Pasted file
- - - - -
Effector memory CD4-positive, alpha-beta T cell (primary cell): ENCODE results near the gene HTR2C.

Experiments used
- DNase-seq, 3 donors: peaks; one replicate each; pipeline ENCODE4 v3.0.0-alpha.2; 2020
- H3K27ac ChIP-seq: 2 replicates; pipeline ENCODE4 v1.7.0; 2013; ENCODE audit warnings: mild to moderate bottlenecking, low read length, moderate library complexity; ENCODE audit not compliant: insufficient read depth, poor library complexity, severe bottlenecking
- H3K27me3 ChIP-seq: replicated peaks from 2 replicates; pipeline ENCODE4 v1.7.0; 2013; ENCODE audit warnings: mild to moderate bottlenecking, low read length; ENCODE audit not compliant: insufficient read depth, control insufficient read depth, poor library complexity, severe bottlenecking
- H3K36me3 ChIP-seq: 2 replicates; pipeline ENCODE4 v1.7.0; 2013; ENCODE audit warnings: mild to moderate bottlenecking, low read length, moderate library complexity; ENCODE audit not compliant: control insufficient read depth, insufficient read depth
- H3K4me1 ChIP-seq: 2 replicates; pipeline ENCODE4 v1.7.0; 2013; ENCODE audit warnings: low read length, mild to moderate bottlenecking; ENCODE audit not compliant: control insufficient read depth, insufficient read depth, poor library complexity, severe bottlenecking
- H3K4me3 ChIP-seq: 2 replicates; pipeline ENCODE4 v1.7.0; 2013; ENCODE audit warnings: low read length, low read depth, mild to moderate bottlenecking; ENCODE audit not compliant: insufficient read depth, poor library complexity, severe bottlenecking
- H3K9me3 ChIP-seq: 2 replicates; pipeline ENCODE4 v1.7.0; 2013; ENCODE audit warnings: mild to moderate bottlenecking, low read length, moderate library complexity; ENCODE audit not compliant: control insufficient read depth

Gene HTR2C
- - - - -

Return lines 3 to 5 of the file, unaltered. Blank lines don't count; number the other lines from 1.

- DNase-seq, 3 donors: peaks; one replicate each; pipeline ENCODE4 v3.0.0-alpha.2; 2020
- H3K27ac ChIP-seq: 2 replicates; pipeline ENCODE4 v1.7.0; 2013; ENCODE audit warnings: mild to moderate bottlenecking, low read length, moderate library complexity; ENCODE audit not compliant: insufficient read depth, poor library complexity, severe bottlenecking
- H3K27me3 ChIP-seq: replicated peaks from 2 replicates; pipeline ENCODE4 v1.7.0; 2013; ENCODE audit warnings: mild to moderate bottlenecking, low read length; ENCODE audit not compliant: insufficient read depth, control insufficient read depth, poor library complexity, severe bottlenecking